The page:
And #edSMAC was born…

My most retweeted tweet is a photograph of a quote from Kristen Swanson’s book Professional Learning in the Digital Age. The quote says:

“I wondered why somebody didn’t do something.

Then I realised, I am somebody.”

– Unknown

I think this captures Claire Amos’ challenge to New Zealand educators to ‘hack their classroom’ this term. I’ve written about accepting this challenge in my 100 Days of Learning log, but I thought it might be more useful to contain all the thoughts together in one ‘proper’ blogpost. So here it is.

I have an ambitious job description. I, along with my wonderful senior manager, have been charged with leading staff into adopting future focused pedagogy. We have gone BYOD with our seniors, and the rest of the school will follow soon. As I’ve outlined previously, to help us in this task staff have been given their own devices from the Board, and we have every staff meeting devoted to professional learning in this area.

When we surveyed staff at the end of last term, the results were pretty positive. The summary is below:PL Survery T1 Q1

PL Survey T1 Q2

PL Survey T1 Q3

PL Survey T1 Q4

(4 is high, 1 is low!)

However, the final graph is, as you can see, a little different. Staff are yet to feel that there is much discernible impact on their classroom pedagogy as a result of the professional learning we have been doing.

My reaction to this is often to swing between ‘it’s early days’ and despair. Which is why I enjoyed Anne Knock’s blogpost so much this week. And especially this graph:

slide1because it makes sense to me that we’re still in a ‘building knowledge’ phase. Mindsets (from ‘fixed’ to ‘growth’ – see Claire Amos again for a great explanation) are shifting for some, but I think that’s still a significant minority at best. So, how to get more staff on board, to realise the potential that future focused pedagogy offers?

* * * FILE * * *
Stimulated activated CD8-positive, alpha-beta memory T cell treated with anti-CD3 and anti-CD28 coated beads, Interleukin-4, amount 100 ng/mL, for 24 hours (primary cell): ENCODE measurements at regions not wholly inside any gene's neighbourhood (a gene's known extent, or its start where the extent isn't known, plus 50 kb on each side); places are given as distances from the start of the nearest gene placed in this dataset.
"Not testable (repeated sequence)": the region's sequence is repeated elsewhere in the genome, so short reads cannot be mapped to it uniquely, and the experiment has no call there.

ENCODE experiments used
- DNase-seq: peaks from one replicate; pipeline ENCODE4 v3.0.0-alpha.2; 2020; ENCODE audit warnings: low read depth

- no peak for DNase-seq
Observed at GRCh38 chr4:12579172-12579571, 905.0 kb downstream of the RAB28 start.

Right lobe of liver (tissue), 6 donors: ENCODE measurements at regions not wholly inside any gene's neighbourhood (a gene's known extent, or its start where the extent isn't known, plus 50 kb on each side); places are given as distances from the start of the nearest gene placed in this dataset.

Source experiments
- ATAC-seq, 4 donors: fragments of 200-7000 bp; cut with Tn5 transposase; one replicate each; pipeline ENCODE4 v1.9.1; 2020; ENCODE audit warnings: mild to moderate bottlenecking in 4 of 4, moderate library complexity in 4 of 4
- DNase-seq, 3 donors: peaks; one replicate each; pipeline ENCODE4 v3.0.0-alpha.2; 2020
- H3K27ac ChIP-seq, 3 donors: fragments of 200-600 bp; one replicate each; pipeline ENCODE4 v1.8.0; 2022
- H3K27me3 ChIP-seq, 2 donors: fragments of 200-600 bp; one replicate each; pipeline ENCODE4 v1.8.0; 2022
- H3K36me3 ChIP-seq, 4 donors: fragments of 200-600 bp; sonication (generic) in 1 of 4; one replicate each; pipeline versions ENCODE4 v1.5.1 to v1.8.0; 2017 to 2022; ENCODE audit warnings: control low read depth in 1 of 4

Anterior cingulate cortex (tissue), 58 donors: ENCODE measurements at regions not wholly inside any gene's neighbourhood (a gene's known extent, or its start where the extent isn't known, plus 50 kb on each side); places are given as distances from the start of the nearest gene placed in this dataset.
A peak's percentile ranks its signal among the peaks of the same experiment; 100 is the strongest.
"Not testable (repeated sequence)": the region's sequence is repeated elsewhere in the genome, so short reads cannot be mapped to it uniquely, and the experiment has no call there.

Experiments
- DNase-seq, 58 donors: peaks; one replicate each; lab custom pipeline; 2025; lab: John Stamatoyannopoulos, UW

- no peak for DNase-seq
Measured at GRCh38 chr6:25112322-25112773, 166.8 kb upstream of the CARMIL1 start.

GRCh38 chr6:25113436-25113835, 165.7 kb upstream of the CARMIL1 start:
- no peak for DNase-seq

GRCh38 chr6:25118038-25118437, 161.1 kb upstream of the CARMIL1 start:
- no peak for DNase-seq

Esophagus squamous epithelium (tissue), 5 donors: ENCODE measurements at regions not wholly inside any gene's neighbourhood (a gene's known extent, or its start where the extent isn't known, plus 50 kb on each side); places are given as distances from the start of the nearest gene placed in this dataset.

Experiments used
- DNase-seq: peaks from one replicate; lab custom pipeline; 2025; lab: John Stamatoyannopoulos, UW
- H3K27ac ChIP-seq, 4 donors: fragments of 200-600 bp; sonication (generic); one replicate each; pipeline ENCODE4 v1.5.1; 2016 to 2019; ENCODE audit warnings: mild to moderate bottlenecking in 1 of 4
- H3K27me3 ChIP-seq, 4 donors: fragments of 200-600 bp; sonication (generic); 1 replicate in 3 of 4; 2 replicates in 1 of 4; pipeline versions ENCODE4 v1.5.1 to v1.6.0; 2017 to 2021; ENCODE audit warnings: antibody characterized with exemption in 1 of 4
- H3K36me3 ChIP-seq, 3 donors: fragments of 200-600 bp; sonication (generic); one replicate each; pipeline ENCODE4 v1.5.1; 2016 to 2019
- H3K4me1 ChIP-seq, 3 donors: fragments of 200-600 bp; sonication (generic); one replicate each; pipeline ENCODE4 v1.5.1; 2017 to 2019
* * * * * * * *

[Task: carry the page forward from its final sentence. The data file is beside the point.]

Build a PLN.

Niftily, this was the theme of this week’s professional learning. And thus the jump in point for my “hack buddy” Matt Nicoll and I. We decided to hack Claire’s #hackyrclass challenge to a #hackyrstaffroom one! We want to be agents of change.

The plan in progress over this week and next is to connect with a small group of our staff who are interested in building their own professional/personalised learning network. Because we can do this from two schools, we can automatically offer each ‘team’ a ready-made PLN. We are using the hashtag #edSMAC (Samuel Marden Collegiate School, SAndrew’s College) to connect on Twitter.

We’re also surveying the staff to find out what they want from the ‘build your PLN’ project so that we can personalise links, tips and suggestions for what they are wanting.

The theory behind all of this is that if staff can be convinced to look outside their own four walls of their classroom, staffroom, and school, they will be exposed to new ideas that will spark an interest. An ‘ooh, I could try that’ moment. This has the potential to snowball and then – hey presto – a revolution is formed! Not just one individual teacher to hack their class, but a group to hack multiple classes.

Change is hard. But not changing? That’s ultimately harder.

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Futures Thinking

Notes from Claire Amos’ “Futures Thinking and The Future of Education”

Video presentation: Futures Thinking, accessed 5/11/13

The best summary of the themes and strands I’ve been observing as I’ve researched.  Claire Amos has done it again!

Common Assumptions about 21st Century Learning